We first met in elementary school. I was always curious what you were talking about, laughing raucously with the older kids. You must have seen my interest when we made eye contact across the room because you smiled and waved a hand for me to come over. A polite invitation must not have been enough, so I felt nervous as you got up and walked across the cafeteria to ask if I watched Tommy become the White Ranger. Who hadn’t, I wondered.
We were steady for years until I started to figure out romantic relationships. It was hard to juggle you and them, and they didn’t understand you that well, but those are just excuses. I fell off before Wanda said “No more mutants” and to this day I try to make up the time we lost. Our relationship has been a Deborah Cox song; not “Nobody’s Supposed to Be Here,” but the duet with R.L. people forget existed. I’m an adult now, and I know the secret you never tried to keep: Nerds are the most awesome people you can keep in your life. And Blerds? If you recognized R.L. from Next and were flooded with nostalgia, and you remember the exact moment Tommy pulled out his dagger in the white costume, you understand how special we are in our tiny sliver of the Venn diagram.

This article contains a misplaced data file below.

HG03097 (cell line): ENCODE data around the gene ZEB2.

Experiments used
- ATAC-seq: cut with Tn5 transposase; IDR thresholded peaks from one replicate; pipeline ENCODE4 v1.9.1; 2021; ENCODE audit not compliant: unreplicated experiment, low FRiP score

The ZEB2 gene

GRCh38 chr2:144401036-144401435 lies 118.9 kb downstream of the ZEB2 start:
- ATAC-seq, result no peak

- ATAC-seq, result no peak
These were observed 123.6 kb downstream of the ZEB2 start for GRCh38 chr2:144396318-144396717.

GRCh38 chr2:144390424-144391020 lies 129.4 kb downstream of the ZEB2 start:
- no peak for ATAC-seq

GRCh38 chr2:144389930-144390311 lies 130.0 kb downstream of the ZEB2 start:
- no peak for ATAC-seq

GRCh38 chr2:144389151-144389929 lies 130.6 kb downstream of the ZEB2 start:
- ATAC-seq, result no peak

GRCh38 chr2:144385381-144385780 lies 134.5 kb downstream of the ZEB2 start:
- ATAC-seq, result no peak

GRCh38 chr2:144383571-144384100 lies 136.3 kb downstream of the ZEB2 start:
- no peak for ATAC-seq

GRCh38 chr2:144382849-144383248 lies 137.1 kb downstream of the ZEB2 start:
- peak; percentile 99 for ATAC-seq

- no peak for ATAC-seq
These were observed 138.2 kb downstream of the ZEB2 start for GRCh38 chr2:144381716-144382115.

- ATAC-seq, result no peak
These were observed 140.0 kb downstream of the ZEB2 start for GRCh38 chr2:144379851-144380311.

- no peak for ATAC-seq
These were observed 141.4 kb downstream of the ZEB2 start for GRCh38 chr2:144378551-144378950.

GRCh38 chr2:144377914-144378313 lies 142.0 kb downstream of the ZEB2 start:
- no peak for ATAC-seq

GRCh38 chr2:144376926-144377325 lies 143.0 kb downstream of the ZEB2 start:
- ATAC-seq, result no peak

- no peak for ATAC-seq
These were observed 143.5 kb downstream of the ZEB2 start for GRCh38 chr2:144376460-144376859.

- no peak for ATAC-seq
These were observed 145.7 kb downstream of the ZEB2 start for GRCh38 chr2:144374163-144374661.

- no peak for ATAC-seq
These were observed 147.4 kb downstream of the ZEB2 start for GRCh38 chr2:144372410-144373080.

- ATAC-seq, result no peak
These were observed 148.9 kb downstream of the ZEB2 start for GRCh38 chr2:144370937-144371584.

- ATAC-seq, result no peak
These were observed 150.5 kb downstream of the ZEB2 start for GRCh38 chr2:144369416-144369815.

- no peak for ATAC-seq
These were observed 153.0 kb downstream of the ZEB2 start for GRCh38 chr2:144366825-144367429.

Blerds have the best community on the Internet, hands down. You are to online communities what The Wire is to television: Something so amazing that you feel woefully ineffective to explain it. I haven’t dabbled in all online communities to compare – I missed the new parent community, the vegan community, the country music community, among others – but I am confident in saying geeky people of color are the most fun, supportive and socially conscious group I could ever have the pleasure of knowing. You bond over memories of Gargoyles, debate fan casting of Saga, and band together against the onslaught of aggressions constantly hurled against you. You face a constant barrage of racism, sexism and trolls, yet when the Titans attack you mount up a coalition who swarm Facebook threads and Twitter feeds and you take back Wall Maria.
I have always been years behind social media, and was especially hesitant to join anything like Twitter or Tumblr. I kept to my quiet world of Facebook in the comfort of 200 carefully selected friends. It wasn’t until 2014 that I reconnected with Whitney Syphax Walker, watched the launch of Black Nerd Problems, followed other sites in the blerdsphere, and was led to a Whole New World on an African-print magic flying carpet.
Read more from Jordan Calhoun at Blacknerdproblems.com